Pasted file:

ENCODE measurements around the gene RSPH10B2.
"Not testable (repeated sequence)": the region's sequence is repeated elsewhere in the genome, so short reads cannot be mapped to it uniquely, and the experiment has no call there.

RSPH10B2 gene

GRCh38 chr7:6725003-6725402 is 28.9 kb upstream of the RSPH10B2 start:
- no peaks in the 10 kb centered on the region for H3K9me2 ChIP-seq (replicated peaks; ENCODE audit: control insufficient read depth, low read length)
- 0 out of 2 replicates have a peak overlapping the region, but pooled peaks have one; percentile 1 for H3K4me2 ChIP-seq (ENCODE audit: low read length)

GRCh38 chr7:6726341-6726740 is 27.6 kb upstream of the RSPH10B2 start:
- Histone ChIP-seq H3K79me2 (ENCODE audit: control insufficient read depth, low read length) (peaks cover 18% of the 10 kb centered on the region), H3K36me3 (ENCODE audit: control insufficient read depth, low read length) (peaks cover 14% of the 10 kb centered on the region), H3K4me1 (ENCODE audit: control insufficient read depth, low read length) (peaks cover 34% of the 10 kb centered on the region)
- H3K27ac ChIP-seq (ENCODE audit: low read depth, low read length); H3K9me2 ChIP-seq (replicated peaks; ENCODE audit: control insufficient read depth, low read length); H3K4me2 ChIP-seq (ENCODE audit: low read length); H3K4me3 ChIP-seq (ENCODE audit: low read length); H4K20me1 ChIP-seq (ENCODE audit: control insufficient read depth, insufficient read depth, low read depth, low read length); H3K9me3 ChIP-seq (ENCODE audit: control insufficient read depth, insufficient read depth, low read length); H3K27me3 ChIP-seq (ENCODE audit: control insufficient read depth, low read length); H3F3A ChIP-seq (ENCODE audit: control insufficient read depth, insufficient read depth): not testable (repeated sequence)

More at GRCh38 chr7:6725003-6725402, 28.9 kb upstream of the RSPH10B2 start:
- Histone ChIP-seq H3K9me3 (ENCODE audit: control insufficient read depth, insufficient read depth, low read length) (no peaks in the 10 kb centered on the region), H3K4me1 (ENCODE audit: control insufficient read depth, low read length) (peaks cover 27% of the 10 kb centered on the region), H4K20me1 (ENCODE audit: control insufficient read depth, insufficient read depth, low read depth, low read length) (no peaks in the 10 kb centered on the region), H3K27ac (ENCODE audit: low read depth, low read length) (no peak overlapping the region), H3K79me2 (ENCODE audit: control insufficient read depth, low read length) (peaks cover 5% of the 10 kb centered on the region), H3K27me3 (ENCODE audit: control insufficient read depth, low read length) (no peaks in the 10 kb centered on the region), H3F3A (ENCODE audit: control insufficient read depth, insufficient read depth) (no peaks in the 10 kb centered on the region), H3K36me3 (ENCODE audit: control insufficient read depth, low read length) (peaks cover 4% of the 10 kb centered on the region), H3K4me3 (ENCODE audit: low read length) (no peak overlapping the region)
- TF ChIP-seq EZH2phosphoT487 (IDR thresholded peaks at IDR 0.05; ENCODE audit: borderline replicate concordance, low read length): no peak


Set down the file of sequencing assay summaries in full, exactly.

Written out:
ENCODE measurements around the gene RSPH10B2.
"Not testable (repeated sequence)": the region's sequence is repeated elsewhere in the genome, so short reads cannot be mapped to it uniquely, and the experiment has no call there.

RSPH10B2 gene

GRCh38 chr7:6725003-6725402 is 28.9 kb upstream of the RSPH10B2 start:
- no peaks in the 10 kb centered on the region for H3K9me2 ChIP-seq (replicated peaks; ENCODE audit: control insufficient read depth, low read length)
- 0 out of 2 replicates have a peak overlapping the region, but pooled peaks have one; percentile 1 for H3K4me2 ChIP-seq (ENCODE audit: low read length)

GRCh38 chr7:6726341-6726740 is 27.6 kb upstream of the RSPH10B2 start:
- Histone ChIP-seq H3K79me2 (ENCODE audit: control insufficient read depth, low read length) (peaks cover 18% of the 10 kb centered on the region), H3K36me3 (ENCODE audit: control insufficient read depth, low read length) (peaks cover 14% of the 10 kb centered on the region), H3K4me1 (ENCODE audit: control insufficient read depth, low read length) (peaks cover 34% of the 10 kb centered on the region)
- H3K27ac ChIP-seq (ENCODE audit: low read depth, low read length); H3K9me2 ChIP-seq (replicated peaks; ENCODE audit: control insufficient read depth, low read length); H3K4me2 ChIP-seq (ENCODE audit: low read length); H3K4me3 ChIP-seq (ENCODE audit: low read length); H4K20me1 ChIP-seq (ENCODE audit: control insufficient read depth, insufficient read depth, low read depth, low read length); H3K9me3 ChIP-seq (ENCODE audit: control insufficient read depth, insufficient read depth, low read length); H3K27me3 ChIP-seq (ENCODE audit: control insufficient read depth, low read length); H3F3A ChIP-seq (ENCODE audit: control insufficient read depth, insufficient read depth): not testable (repeated sequence)

More at GRCh38 chr7:6725003-6725402, 28.9 kb upstream of the RSPH10B2 start:
- Histone ChIP-seq H3K9me3 (ENCODE audit: control insufficient read depth, insufficient read depth, low read length) (no peaks in the 10 kb centered on the region), H3K4me1 (ENCODE audit: control insufficient read depth, low read length) (peaks cover 27% of the 10 kb centered on the region), H4K20me1 (ENCODE audit: control insufficient read depth, insufficient read depth, low read depth, low read length) (no peaks in the 10 kb centered on the region), H3K27ac (ENCODE audit: low read depth, low read length) (no peak overlapping the region), H3K79me2 (ENCODE audit: control insufficient read depth, low read length) (peaks cover 5% of the 10 kb centered on the region), H3K27me3 (ENCODE audit: control insufficient read depth, low read length) (no peaks in the 10 kb centered on the region), H3F3A (ENCODE audit: control insufficient read depth, insufficient read depth) (no peaks in the 10 kb centered on the region), H3K36me3 (ENCODE audit: control insufficient read depth, low read length) (peaks cover 4% of the 10 kb centered on the region), H3K4me3 (ENCODE audit: low read length) (no peak overlapping the region)
- TF ChIP-seq EZH2phosphoT487 (IDR thresholded peaks at IDR 0.05; ENCODE audit: borderline replicate concordance, low read length): no peak